John H. Oakley
This essay provides the first concise overview of the depiction of children in Greek archaic and classical art. The survey commences with a brief consideration of earlier Bronze Age, Iron Age, and Orientalizing Age images of children before turning to the rich supply of images of children in archaic art. The early examples are primarily mythological, but by the middle of the sixth century a wide variety of everyday scenes of children exists. Children at this time are primarily shown as small adults. This changes in the classical period, the heyday of picturing children in Greek art, when many children display the physiological forms appropriate for their age. Artists at this time have often carefully observed how children appear and act. New scenes of children at work and play are introduced. All these depictions of children provide a rich and unparalleled source for the study of children in antiquity.
This chapter examines Greek and Roman theories of art, paying particular attention to images, the notion of “ancient art theory,” the theory of mimesis, and the ideas of philosophers including Plato and Aristotle. Citing book 19 of the Odyssey, it explores the material nature of the products of artistic craft, their impact on viewers, and the function and contexts framing the use and reception of artifacts. It considers the reasons for the apparent absence of “theories of art” in ancient Greece and Rome and analyzes a number of objects and texts concerning objects. It also discusses the material and affective dimensions of ancient aesthetics, along with the representational (and epiphanic) nature of art and its capacity to access an invisible reality or ideal. Finally, the chapter looks at the artist’s role in fashioning the image and the sources of the “vision” or mental apprehension informing his work.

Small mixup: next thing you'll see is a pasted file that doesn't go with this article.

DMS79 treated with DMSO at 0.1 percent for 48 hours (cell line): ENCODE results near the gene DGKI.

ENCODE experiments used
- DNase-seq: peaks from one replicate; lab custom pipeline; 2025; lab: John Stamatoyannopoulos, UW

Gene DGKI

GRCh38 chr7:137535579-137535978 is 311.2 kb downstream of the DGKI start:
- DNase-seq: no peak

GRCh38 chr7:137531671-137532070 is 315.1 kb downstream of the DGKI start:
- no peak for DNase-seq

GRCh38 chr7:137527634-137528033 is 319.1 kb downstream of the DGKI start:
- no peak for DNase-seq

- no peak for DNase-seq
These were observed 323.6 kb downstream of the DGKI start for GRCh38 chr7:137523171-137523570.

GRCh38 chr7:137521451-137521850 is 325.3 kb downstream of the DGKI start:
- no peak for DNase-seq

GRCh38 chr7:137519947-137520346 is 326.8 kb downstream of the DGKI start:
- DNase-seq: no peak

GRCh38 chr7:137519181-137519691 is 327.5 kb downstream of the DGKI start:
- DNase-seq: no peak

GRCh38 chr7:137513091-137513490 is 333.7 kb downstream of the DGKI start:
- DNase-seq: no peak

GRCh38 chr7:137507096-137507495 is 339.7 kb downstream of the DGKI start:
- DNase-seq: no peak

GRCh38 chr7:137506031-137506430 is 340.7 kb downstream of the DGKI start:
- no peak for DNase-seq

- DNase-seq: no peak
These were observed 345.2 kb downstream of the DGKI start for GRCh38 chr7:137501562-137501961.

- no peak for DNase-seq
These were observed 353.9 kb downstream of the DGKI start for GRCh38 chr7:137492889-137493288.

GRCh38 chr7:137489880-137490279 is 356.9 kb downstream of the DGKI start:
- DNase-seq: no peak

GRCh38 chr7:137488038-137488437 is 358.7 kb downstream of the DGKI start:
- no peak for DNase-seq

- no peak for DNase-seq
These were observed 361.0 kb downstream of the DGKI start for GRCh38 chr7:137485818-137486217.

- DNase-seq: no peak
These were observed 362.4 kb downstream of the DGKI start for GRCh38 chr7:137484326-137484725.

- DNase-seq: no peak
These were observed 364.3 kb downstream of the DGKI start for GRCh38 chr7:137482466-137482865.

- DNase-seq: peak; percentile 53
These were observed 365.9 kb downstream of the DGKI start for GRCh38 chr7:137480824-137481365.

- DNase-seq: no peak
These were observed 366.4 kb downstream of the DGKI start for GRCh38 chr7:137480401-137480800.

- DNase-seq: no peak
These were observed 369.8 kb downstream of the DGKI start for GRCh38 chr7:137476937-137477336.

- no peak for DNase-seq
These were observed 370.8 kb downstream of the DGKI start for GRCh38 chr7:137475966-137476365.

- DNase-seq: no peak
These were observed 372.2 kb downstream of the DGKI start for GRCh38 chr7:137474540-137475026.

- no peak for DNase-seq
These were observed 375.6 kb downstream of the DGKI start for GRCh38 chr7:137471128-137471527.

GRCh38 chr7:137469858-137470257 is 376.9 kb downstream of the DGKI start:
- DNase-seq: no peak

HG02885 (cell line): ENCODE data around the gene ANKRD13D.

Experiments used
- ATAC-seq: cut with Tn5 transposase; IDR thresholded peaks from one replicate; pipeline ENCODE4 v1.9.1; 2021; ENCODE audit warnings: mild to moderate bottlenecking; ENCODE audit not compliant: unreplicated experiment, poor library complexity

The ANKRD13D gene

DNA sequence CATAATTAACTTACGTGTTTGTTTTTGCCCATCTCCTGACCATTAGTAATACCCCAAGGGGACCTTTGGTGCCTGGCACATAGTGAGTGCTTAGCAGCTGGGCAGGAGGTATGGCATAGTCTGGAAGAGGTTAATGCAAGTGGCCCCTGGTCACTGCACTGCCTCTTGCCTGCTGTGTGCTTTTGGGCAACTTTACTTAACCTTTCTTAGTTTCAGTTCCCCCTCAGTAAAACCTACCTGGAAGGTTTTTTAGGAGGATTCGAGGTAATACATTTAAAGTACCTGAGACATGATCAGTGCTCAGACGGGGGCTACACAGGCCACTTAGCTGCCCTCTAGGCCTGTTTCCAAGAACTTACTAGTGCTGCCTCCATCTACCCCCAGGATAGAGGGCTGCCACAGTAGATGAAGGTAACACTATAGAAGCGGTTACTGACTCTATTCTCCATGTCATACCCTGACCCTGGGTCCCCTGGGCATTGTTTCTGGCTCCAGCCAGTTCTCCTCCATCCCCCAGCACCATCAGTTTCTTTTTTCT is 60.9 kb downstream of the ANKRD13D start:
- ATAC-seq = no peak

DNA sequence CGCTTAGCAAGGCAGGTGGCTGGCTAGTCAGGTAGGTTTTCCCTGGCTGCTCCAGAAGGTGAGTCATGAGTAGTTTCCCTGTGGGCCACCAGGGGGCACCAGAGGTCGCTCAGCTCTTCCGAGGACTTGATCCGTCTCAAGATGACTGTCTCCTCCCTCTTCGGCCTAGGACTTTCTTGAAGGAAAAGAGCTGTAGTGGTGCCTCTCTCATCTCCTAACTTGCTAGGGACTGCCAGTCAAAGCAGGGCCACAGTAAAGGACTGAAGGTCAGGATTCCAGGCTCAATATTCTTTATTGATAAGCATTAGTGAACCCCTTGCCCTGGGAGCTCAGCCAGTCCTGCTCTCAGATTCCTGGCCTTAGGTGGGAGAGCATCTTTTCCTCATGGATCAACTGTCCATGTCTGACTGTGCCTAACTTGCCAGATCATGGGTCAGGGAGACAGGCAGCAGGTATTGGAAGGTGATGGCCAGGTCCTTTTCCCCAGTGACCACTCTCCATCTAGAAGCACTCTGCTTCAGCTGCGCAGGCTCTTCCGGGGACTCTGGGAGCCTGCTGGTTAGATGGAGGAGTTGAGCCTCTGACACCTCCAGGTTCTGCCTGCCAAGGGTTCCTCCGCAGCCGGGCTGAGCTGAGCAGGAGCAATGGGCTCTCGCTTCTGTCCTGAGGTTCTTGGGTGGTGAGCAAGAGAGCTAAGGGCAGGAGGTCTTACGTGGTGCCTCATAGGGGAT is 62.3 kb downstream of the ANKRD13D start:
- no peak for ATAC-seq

A. A. Donohue
This chapter focuses on the modern historiography of art and architecture in ancient Greece and Rome and its relationship with modern intellectual history. It begins with an analysis of two fundamental conditions that have shaped the modern historiography of the Greek and Roman visual arts: the fragmentary survival of the remains of the Classical past and the normative position of the Classical cultures in Western civilization. It then turns to Greek and Roman texts bearing on the historiography of the visual arts. The chapter concludes with a discussion of recent and current approaches to the historiography of Greek and Roman art and architecture.
More than any other ancient work of art, seals are intimate objects which are literally bound to their owners. In ancient societies, their primary purpose was to secure property—whether in the home or the public arena—and to assign responsibility by means of clay sealings impressed by a specific individual who is identified by the seal's impression. The study of Minoan seals began even before the discovery of Minoan civilization. Long before archaeologists arrived on the scene, Cretan women were wearing “milk stones”—brightly colored Minoan engraved gems—on their breasts or around the neck. These were believed to contain magical powers to ensure the milk of a nursing mother. When Arthur Evans first traveled to Crete in 1894 and visited Knossos he soon began collecting gemstones. Evans's trips to Crete led to the excavations at Knossos and the revelation of the Minoan world.
John G. Younger
After the introduction of a sealing system from the Near East into southern Greece in the Early Helladic period and the destruction of that culture, there is no demonstrable sign that seals were used on the Greek mainland until the sudden appearance of seals in the Mycenae Shaft Graves at the end of the Middle Helladic period. After the Shaft Grave period, seals are known on the Greek mainland, but there is almost no evidence that seals are being carved there. A stone mold for a gold ring found in a tomb at Eleusis constitutes the slim evidence for the making of seals Greece. Perhaps almost all seals used on the Greek mainland in the Late Bronze were made in Crete. After the fall of Knossos, Mycenaeans produced the Mainland Popular group, a series of beads in soft stones and glass that look like seals but were (almost) never used administratively.